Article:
This seems a daunting list however these are the most important actions you will take when this happens. The team will rely upon you and your leadership skills will come into question.
Your Company Culture is often shaped by those who leave and when they leave as much who those are in the business. Owning this and co-owning the performance moving forward is paramount.

Many times when there doesn’t seem to be enough hours in the day, you will need to operationally improve and make time to the leader, prioritise and attack, this is not the time to be on defence.

Have a good week and formalise this as a plan when this happens in the next few weeks.

Thanks and have a good week.

Danny Denhard.

Recommended Read: If you might struggle to gain support from the managers around you, consider reshaping into Management Pods

Read last week’s newsletter:

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Business Performance Company Culture

Replicating 10 Rules

Kobe Bryant was a basketball legend, a LA Lakers hero and someone known for being hyper-driven. If you have ever seen Kobe play, you would have seen it from training, pre-game, during the game, to post-match press conferences and leaving the arena.

In one of my favourite leadership and management books; Eleven Rings, Phil Jackson former LA Lakers coach discussed how challenging it can be having such a brilliant and driven player, especially when he and the other star Shaquille O’Neal just didn’t get on for a number of seasons.

Being driven can be seen as a negative, however, the best colleagues and managers in my twenty-year career have been driven, had their own style of rules and deliberate in their steps.

Kobe was driven to be the best and is well know for having had ten rules he followed. This is similar to having shared team principles, the drivers of your team, department or company.

It is rare we see this sort of insight from the elite professional players.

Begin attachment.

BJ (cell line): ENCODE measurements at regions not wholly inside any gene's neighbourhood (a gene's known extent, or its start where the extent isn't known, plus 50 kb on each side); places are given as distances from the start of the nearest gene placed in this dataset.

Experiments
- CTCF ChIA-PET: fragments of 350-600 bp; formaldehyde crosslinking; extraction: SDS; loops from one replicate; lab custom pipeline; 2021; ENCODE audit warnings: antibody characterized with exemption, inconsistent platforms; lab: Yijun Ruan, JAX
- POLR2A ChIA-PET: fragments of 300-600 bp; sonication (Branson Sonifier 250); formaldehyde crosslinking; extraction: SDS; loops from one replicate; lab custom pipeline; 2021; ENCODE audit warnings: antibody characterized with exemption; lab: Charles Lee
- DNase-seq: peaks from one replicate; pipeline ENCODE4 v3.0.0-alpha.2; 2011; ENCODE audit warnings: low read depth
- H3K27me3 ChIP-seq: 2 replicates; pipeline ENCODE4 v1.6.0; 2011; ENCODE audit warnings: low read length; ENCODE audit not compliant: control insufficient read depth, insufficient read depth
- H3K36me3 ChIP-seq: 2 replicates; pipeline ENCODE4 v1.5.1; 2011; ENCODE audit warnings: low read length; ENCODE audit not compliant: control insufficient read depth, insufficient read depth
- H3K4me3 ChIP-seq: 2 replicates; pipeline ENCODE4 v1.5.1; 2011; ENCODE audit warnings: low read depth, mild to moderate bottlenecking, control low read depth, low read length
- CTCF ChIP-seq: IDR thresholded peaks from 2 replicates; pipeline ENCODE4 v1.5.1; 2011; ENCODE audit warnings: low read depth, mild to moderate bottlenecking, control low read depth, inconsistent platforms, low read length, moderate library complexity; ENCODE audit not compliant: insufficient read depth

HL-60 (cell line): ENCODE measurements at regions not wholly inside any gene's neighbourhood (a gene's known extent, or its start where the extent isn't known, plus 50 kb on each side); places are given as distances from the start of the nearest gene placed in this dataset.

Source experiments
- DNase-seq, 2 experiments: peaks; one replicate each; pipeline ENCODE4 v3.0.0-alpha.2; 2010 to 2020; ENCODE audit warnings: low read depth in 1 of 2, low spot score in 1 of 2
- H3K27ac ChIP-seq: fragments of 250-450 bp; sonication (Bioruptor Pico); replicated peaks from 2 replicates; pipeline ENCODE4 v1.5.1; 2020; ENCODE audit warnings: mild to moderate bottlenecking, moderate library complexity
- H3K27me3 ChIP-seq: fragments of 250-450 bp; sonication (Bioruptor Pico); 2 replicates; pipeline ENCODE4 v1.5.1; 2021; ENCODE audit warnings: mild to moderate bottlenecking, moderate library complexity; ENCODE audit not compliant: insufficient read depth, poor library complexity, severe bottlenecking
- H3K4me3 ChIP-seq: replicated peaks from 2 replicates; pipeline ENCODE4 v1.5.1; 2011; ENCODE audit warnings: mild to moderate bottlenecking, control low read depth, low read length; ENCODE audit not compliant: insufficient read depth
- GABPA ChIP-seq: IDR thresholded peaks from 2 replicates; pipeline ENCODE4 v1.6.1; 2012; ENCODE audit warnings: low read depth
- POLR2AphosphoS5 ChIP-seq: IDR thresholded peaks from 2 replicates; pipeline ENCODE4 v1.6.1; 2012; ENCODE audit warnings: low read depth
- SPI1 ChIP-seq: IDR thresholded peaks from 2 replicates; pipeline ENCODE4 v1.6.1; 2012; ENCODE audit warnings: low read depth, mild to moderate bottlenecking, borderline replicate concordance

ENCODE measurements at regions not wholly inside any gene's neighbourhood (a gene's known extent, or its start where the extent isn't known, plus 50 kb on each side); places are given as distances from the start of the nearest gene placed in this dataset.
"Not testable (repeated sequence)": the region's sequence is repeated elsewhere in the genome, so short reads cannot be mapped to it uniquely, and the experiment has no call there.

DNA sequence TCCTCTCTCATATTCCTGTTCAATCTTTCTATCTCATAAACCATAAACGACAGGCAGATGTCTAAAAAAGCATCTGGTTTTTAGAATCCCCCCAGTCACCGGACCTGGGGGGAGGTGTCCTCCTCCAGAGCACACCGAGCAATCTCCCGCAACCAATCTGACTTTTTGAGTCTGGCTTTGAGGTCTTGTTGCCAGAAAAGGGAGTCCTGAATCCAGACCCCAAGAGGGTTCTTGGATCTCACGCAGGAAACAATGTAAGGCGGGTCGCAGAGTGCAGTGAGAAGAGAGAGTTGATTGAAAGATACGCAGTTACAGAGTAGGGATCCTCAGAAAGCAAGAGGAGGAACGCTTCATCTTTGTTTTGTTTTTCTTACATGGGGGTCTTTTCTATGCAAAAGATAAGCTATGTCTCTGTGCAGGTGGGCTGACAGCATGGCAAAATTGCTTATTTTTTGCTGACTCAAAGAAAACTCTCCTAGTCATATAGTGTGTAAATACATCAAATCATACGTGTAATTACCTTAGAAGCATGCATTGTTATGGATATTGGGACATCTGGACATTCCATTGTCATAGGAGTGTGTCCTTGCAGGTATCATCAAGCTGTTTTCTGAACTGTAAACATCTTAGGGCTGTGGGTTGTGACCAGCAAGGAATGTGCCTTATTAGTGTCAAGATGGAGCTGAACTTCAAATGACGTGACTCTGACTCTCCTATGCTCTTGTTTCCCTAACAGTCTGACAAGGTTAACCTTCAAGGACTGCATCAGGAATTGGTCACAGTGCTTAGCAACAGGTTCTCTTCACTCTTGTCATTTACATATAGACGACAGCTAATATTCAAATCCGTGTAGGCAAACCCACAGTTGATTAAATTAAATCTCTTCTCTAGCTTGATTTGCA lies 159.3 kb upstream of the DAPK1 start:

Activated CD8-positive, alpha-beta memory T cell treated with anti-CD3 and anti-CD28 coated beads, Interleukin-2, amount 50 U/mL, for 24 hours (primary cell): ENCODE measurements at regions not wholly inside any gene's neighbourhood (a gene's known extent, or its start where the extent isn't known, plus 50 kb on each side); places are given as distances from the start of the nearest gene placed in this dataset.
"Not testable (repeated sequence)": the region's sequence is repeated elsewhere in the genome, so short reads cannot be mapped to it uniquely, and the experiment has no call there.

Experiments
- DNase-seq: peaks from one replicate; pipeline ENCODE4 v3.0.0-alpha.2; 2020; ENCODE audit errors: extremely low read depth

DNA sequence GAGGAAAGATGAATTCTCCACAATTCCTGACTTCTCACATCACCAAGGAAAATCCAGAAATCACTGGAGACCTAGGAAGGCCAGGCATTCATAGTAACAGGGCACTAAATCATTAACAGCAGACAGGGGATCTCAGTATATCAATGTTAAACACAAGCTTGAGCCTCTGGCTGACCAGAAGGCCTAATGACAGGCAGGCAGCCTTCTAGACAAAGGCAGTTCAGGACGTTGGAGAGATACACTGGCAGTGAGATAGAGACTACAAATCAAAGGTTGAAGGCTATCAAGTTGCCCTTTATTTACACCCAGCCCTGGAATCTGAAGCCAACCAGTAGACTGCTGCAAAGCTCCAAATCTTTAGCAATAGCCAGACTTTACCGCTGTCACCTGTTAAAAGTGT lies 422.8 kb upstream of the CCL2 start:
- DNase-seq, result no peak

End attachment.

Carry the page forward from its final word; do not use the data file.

Kobe Bryant’s 10 Rules Were:

  1. Get better every single day 
  2. Prove them wrong 
  3. Work on your weaknesses 
  4. Execute what you practised 
  5. Learn from greatness
  6. Learn from wins and losses 
  7. Practice mindfulness 
  8. Be ambitious 
  9. Believe in your team 
  10. Learn storytelling 

My personal favourite is: Learn from wins and losses.  

As a huge believer of rules and personal drivers, when offering c-suite mentorship and executive coaching and management team development I ask for leaders to write down five of their rules.
This is an exercise many executives struggle with.

Why? This is typically down to management teams and leadership teams never writing down their own rules, guides and principles, it is just something that is ever taught or developed.

How To Make & Use Your Own Rules?

The Exercise

  • Set aside and dedicate thirty minutes to write down five of the principles or rules that guide you and your career
  • Rewrite the list for clarity,
    • Once as a list – A sentence, aka a short rule
    • The second as something you expand into two sentences. The secret is explaining as a short sentence and why
  • Use a design tool (Can be Word, PowerPoint, Keynote, Canva etc) and create the fives rules as one page with images to associate with.
  • When you next have a team meeting ask the team to follow the same steps.
  • Ask the team to share their one non-negotiable rule and consider how you could use these personal rules as team drivers.
  • Sharing the individual rules are important, aligning these to their colleagues really help the team understand their drivers and what makes their colleagues tick or keeps them doing what they do.